It's Uri to your, to your latter point. You're preaching to the choir here because that's our whole thesis. That by the time anybody ships anything complicated, the hardware costs are gonna drop by half again. But like this stuff takes so much work to build, but Intel and Nvidia and Samsung are just gonna keep shipping semiconductors. But your first point is actually, I think there's a bit of, the tail leading the dog effect in all of these networks and that when you have something like proof-of-work, which has, I think eventual censorship resistance, because it takes constant economic c osts to block transactions. Right. The effect is that all the folks that are participating in this network t o don't have control of this hash power, simply shrug their shoulders and say, well, we can't actually censor anything. So we have to accept these transactions, right. They kinda shrug at the regulators , shrug at the governments and say, well, whoops, this is , this is truly a censorship resistant network, right. And the theoretical model for censorship resistant networks has existed and the general solutions, since day one, right. It's basically the thing we're trying to build. And if we solve that in p roof-of-stake, and I don't think any network has, the only way I imagine we solve it is we actually in crease t hat set of keys that must be broken to such a large number that these participants that are holding the balances right th ere, clients, the wallets, when somebody as ks h im, I need you to block this. They, again, shrug their shoulders because the network with, 10,000 machines that must be stopped for me to do that is impossible for me to do that. Right? I'm just Binance: how can it go hunt down 10,000 different validators across the entire globe? And that, that to me is the key part, right, is that becomes the cycle of the user s tru st the network to be censorship resistant, and because of that, those balances is a value.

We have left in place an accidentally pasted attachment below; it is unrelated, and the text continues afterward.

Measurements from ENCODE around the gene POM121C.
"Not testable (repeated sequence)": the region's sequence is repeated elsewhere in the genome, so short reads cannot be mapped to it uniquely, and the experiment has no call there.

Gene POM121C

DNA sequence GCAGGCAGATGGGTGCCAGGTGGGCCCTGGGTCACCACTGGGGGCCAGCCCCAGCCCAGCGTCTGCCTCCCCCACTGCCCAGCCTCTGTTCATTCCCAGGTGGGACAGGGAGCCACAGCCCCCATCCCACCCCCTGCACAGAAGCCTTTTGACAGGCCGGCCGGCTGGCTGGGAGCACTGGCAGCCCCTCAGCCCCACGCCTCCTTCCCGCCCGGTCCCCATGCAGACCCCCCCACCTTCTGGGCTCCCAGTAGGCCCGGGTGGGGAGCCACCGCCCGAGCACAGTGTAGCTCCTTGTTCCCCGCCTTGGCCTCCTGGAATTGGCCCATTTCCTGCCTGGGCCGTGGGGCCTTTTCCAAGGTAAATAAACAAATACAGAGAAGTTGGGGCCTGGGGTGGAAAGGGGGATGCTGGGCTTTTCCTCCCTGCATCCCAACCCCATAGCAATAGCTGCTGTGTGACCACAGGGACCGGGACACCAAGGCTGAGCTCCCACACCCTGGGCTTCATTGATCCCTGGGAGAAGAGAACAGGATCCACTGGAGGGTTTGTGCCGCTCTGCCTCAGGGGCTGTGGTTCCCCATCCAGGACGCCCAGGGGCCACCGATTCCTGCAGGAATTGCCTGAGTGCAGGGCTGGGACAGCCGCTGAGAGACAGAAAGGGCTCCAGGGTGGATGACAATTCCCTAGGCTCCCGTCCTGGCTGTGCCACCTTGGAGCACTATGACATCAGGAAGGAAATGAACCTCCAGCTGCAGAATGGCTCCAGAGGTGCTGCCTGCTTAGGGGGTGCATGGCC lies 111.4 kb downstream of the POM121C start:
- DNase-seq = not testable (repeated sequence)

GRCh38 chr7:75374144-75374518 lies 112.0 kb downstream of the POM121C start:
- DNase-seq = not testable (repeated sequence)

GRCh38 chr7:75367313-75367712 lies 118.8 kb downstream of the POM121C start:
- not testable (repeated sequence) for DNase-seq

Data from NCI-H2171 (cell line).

Emre: